Geoffrey was probably a Welshman or perhaps a Breton born in Wales. This makes him a Briton, not an Anglo–Saxon. The Normans, adjacent to Brittany in northern France, under Duke William the Conqueror, conquered the last Saxon king Harold at Hastings in 1066. The Norman’s were Scandinavian by and large. Geoffrey’s purpose, then, was also patriotic. The British people had once ruled Britain from sea to sea; now they had been conquered by the Angles, Saxons and Jutes from the German, Denmark, and Friscan areas and divided into two groups, those in Wales and Cornwall, and those in Brittany. The enemies of the Normans and the enemy of the British Arthur was the same, the Anglo–Saxons, and Geoffrey’s history celebrated the British culminating symbolically in Arthur.

Origin of Brutus the Trojan

Geoffrey relates that Aeneas, hero of the Trojan war between the Greeks and Troy, fled the ruined city of Troy after the war to Italy by boat with his son, Ascanius. King Latinus of Italy received Aeneas in peace but not so Turnus, a king of the Rutuli tribe. Turnus attacked Aeneas but lost. Aeneas killed Turnus and seized the kingdom of Italy and the daughter of Latinus, Lavinia.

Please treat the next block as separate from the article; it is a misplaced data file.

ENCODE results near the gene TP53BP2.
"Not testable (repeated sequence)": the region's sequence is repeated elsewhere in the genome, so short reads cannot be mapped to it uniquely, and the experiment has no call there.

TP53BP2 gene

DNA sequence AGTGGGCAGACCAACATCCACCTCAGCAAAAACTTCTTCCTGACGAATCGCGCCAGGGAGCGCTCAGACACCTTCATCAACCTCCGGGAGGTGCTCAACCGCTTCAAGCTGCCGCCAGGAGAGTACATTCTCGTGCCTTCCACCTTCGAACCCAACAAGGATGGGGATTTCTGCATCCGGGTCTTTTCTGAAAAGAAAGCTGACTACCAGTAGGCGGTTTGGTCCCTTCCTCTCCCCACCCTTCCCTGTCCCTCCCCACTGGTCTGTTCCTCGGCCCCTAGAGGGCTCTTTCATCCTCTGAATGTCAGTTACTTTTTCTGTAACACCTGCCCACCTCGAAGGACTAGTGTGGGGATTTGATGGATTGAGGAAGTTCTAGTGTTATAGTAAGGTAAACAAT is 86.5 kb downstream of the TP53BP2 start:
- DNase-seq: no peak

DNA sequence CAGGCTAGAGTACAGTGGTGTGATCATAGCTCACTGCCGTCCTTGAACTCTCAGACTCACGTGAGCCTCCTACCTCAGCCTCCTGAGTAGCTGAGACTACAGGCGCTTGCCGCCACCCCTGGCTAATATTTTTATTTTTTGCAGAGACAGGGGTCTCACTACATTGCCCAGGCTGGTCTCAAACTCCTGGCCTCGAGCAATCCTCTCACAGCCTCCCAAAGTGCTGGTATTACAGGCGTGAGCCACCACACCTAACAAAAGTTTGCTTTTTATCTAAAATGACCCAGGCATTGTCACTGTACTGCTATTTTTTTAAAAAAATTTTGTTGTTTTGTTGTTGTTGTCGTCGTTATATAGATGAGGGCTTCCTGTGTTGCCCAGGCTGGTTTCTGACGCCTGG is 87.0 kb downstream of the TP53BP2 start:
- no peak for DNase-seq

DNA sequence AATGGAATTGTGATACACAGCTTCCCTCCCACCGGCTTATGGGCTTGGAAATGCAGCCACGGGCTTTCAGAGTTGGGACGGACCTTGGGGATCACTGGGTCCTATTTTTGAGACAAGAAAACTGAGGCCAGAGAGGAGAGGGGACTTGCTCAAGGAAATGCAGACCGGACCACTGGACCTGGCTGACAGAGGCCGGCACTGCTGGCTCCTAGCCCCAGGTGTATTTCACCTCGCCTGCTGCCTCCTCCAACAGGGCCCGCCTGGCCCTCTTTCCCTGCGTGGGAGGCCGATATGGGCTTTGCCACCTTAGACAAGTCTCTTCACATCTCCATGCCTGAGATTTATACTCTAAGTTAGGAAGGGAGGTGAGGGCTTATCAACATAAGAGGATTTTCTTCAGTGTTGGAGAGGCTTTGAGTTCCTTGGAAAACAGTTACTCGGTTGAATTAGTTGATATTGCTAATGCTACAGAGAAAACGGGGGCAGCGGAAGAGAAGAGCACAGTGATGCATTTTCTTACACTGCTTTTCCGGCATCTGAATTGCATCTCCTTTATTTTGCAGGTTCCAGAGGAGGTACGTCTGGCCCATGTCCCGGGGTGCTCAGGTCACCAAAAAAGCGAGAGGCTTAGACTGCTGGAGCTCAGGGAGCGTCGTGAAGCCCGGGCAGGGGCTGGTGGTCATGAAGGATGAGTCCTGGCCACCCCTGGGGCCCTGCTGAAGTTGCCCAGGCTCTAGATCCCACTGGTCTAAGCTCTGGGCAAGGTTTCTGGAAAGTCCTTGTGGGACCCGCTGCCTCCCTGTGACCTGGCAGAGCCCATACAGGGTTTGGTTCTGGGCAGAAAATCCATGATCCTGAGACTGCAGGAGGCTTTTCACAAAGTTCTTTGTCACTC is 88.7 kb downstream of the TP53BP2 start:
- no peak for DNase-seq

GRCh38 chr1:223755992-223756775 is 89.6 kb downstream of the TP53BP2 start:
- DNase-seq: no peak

Aeneas’ son Ascanius became king after his father’s death, founded the city of Alba on the bank of the Tiber river and fathered Silvius. Silvius married a niece of Lavinia and made her pregnant. Ascanius called in soothsayers to discover the sex of the child. The soothsayers declared she would give birth to a boy who would cause the death of both his father and mother. In addition, this boy would rise to the highest honor after wandering in exile for this deed.

The mother died in childbirth fulfilling the death of the mother to the boy. The father gave the boy, Brutus, to a midwife to raise. When Brutus was 15 he and his father were hunting together. Their beaters drove some stags into their path and Brutus accidentally shot his father with an arrow below the breast, killing him. His relations exiled him for the act.